“Step forward!” A voice behind me barked orders. “Come back, come back, come back! Woah – wait up. Run, run, run! Pick your legs up! Aieyyyyyeeee!”
My paragliding instructor continued shouting at me as we were yanked across a cliffside high above Glenwood Springs, Colorado. We were flying tandem – attached to each other and attached to a massive chute.
As the wind worked to slowly pull our chute into the air, it pulled our bodies with each adjustment of the breeze. I dug my feet into the dirt and and struggled to maintain my footing. As I pushed hard steps into the ground, I felt like a sprinter pulling a weighted training sled. And then, all of a sudden, the resistance that was awkwardly pulling me backward had vanished. My body launched forward, and we were airborne.
Just moments later, we were sailing high above the rolling green hills below my dangling feet. I quickly pulled my body up into a seated position on the paraglide’s pilot’s chair. That’s right…many paragliding set-ups have a comfortable pilot’s chair, even the tandem ones. That was the first surprise of my experience.
Next, we did a series of dives and climbs, dropping to a low altitude – no more than 40 feet above the ground – before shooting back into the sky. We mimicked the soaring patterns of the falcons around us – an accurate, albeit cheesy, comparison. Just look closely and you’ll find one in the picture below.
Below us, the streets of Glenwood Springs bustled, and in the distance, the picturesque Mt. Sopris loomed. If there was a perfect way to absorb the Colorado landscape, this was it.
Over the course of many more dips, rises, and turns, I started to realize how wrong I had been about paragliding. I thought it would be a jarring rush similar to skydiving, but it was quite the opposite. While it still got my adrenaline pumping, paragliding also evoked a newfound level of relaxation. It felt more like floating on a swinging deck chair than something that would cause you to fear for your life.
When it was my turn to steer the chute, I took the reigns and gave a hard yank in the direction I wanted to go. Leaning into my pull, the paper-thin aircraft responded accordingly, smoothly straightening as I evened my tugs.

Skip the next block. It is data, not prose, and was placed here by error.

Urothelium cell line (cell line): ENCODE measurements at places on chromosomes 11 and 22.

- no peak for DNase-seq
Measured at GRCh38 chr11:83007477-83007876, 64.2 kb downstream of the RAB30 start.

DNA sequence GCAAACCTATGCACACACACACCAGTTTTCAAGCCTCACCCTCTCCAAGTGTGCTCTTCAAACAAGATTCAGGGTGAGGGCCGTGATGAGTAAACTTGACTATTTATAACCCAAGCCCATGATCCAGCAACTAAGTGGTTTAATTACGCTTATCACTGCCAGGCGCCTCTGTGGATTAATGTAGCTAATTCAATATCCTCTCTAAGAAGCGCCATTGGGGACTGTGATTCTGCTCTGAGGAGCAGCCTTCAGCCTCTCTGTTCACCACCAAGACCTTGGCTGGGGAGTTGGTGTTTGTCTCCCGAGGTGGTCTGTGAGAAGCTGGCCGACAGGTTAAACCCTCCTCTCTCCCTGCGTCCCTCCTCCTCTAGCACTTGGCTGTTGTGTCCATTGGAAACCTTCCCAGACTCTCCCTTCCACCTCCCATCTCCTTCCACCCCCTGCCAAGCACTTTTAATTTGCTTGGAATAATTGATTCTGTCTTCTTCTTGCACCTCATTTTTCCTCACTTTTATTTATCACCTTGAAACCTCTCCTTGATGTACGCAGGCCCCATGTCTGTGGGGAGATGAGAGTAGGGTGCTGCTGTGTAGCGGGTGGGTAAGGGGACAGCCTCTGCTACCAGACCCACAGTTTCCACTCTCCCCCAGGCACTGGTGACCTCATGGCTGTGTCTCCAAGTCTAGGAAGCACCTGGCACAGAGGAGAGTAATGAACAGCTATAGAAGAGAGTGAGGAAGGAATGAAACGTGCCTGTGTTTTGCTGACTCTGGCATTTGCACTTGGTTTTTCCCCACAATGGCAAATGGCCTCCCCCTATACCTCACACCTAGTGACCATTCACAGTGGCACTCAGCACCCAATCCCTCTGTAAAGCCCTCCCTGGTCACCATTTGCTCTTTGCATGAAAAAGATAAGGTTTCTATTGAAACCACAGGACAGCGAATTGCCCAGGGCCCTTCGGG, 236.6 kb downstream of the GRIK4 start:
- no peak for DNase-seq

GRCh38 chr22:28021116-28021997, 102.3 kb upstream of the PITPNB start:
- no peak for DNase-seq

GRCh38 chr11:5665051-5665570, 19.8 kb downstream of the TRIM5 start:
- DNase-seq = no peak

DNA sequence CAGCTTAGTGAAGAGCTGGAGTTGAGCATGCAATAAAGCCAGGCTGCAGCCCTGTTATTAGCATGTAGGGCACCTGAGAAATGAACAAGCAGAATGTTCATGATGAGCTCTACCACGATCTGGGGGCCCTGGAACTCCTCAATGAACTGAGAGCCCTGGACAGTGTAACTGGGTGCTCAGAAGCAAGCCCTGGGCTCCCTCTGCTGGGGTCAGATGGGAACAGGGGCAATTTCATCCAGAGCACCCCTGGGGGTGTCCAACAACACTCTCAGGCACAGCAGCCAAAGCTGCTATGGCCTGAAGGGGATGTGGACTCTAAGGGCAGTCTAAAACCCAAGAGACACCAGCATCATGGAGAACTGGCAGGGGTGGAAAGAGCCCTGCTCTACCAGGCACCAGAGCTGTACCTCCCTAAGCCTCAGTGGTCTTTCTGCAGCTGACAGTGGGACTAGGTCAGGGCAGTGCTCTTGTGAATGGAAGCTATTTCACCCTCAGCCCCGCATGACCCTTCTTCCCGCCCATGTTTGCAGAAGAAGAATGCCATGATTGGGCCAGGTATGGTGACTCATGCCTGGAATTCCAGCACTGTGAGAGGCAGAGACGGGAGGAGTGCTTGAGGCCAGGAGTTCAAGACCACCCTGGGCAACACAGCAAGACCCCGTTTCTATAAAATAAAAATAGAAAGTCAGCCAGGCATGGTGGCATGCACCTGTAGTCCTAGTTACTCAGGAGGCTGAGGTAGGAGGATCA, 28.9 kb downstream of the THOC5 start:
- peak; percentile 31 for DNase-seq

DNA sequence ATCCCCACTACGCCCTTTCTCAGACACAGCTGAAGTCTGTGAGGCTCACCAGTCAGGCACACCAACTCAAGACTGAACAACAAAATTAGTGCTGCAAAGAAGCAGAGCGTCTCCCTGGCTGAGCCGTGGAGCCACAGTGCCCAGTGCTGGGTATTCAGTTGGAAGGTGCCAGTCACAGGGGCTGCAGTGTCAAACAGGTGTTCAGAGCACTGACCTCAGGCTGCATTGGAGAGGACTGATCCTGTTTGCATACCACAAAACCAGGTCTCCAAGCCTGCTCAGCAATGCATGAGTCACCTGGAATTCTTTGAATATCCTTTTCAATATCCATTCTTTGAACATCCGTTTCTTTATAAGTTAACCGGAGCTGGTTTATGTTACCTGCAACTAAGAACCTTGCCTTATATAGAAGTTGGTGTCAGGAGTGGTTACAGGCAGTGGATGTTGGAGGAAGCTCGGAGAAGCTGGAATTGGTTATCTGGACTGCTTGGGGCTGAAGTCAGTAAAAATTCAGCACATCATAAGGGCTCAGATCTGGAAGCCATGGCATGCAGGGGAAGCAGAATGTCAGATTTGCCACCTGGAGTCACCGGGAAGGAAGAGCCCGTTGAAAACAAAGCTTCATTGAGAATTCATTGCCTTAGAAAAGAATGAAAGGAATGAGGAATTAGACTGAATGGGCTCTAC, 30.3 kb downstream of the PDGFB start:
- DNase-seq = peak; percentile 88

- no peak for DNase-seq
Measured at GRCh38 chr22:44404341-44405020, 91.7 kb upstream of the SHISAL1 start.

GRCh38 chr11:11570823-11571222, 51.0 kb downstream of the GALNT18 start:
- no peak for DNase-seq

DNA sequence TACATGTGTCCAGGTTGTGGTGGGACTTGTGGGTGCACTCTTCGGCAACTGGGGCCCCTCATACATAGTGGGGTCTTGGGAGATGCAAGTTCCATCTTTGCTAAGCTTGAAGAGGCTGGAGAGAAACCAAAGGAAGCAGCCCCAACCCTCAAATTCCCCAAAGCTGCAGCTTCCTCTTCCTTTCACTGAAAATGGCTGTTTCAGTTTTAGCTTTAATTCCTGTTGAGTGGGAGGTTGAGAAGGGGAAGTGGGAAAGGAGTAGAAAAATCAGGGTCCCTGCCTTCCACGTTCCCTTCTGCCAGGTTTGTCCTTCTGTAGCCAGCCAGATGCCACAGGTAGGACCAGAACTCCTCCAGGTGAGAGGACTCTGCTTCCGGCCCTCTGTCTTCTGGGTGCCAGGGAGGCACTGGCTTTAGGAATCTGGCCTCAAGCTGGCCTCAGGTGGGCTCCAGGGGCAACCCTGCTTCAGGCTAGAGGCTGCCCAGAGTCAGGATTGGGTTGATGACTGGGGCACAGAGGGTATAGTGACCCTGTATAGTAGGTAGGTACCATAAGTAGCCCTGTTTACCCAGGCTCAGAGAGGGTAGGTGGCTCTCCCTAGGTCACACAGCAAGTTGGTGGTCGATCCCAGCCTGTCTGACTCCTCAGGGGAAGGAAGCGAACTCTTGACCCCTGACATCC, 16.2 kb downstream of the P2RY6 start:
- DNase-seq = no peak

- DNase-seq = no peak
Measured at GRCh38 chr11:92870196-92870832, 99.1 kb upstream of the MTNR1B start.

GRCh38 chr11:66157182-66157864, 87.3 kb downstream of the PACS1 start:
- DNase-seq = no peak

Even the landing procedure was clean and straightforward. We found an open flat space on the ground and made our approach. As the ground got closer, my instructor told me to start running in-air, which I did. Soon my feet touched dirt, and in-sync once again, we took a few steps to put the chute down. We turned, gave the obligatory high five to each other, and I was on my way.
I had no clue what to expect prior to my paragliding experience. Prior to take off, the only experience I could compare it to was skydiving – that involves a chute, too, right? That being said, the two sports are completely different. Where skydiving is a crazy rush, paragliding is serene. There’s no yanking of a chute pull and the chute is so responsive that adjustments can be made in smooth arcs, up and down, and right or left. You can sit on a comfortable chair, and the landing is hardly noticeable.
Overall, I would definitely recommend giving paragliding a try to the adrenaline-junkie or to the novice outdoor recreation enthusiast, alike. If it’s your first try, you’ll want to find a company that will take you tandem. I went with one called Adventure Paragliding out of Glenwood Springs with a Groupon for two I’d purchased for my girlfriend’s birthday. Based on my experience, I’d recommend this company to any first-timer. They put safety first and had a fun team full of personality and experience. If you’re looking for something new and exciting to do, give paragliding a try.
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